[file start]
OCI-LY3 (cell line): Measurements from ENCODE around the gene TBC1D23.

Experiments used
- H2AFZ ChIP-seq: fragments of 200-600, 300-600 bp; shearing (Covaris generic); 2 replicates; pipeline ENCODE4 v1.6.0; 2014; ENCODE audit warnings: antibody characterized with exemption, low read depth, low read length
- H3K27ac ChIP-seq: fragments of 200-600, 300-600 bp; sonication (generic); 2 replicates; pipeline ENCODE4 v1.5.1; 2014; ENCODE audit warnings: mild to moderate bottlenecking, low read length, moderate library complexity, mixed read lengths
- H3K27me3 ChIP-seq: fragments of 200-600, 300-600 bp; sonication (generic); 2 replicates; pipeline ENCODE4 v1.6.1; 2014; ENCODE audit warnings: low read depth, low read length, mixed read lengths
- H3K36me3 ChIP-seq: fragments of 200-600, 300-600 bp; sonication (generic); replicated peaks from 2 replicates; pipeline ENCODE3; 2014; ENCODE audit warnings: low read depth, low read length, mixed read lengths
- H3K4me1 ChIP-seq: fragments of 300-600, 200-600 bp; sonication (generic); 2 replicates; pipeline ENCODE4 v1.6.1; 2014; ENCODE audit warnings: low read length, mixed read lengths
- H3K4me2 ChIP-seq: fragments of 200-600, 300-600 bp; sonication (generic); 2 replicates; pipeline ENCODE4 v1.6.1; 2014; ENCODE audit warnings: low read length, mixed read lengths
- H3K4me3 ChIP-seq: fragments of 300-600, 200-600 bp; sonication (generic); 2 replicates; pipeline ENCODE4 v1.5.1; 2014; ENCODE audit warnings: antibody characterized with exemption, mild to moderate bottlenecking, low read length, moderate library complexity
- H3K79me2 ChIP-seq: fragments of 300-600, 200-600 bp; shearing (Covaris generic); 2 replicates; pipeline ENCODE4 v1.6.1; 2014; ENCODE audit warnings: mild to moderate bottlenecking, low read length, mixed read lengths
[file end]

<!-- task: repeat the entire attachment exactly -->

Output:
OCI-LY3 (cell line): Measurements from ENCODE around the gene TBC1D23.

Experiments used
- H2AFZ ChIP-seq: fragments of 200-600, 300-600 bp; shearing (Covaris generic); 2 replicates; pipeline ENCODE4 v1.6.0; 2014; ENCODE audit warnings: antibody characterized with exemption, low read depth, low read length
- H3K27ac ChIP-seq: fragments of 200-600, 300-600 bp; sonication (generic); 2 replicates; pipeline ENCODE4 v1.5.1; 2014; ENCODE audit warnings: mild to moderate bottlenecking, low read length, moderate library complexity, mixed read lengths
- H3K27me3 ChIP-seq: fragments of 200-600, 300-600 bp; sonication (generic); 2 replicates; pipeline ENCODE4 v1.6.1; 2014; ENCODE audit warnings: low read depth, low read length, mixed read lengths
- H3K36me3 ChIP-seq: fragments of 200-600, 300-600 bp; sonication (generic); replicated peaks from 2 replicates; pipeline ENCODE3; 2014; ENCODE audit warnings: low read depth, low read length, mixed read lengths
- H3K4me1 ChIP-seq: fragments of 300-600, 200-600 bp; sonication (generic); 2 replicates; pipeline ENCODE4 v1.6.1; 2014; ENCODE audit warnings: low read length, mixed read lengths
- H3K4me2 ChIP-seq: fragments of 200-600, 300-600 bp; sonication (generic); 2 replicates; pipeline ENCODE4 v1.6.1; 2014; ENCODE audit warnings: low read length, mixed read lengths
- H3K4me3 ChIP-seq: fragments of 300-600, 200-600 bp; sonication (generic); 2 replicates; pipeline ENCODE4 v1.5.1; 2014; ENCODE audit warnings: antibody characterized with exemption, mild to moderate bottlenecking, low read length, moderate library complexity
- H3K79me2 ChIP-seq: fragments of 300-600, 200-600 bp; shearing (Covaris generic); 2 replicates; pipeline ENCODE4 v1.6.1; 2014; ENCODE audit warnings: mild to moderate bottlenecking, low read length, mixed read lengths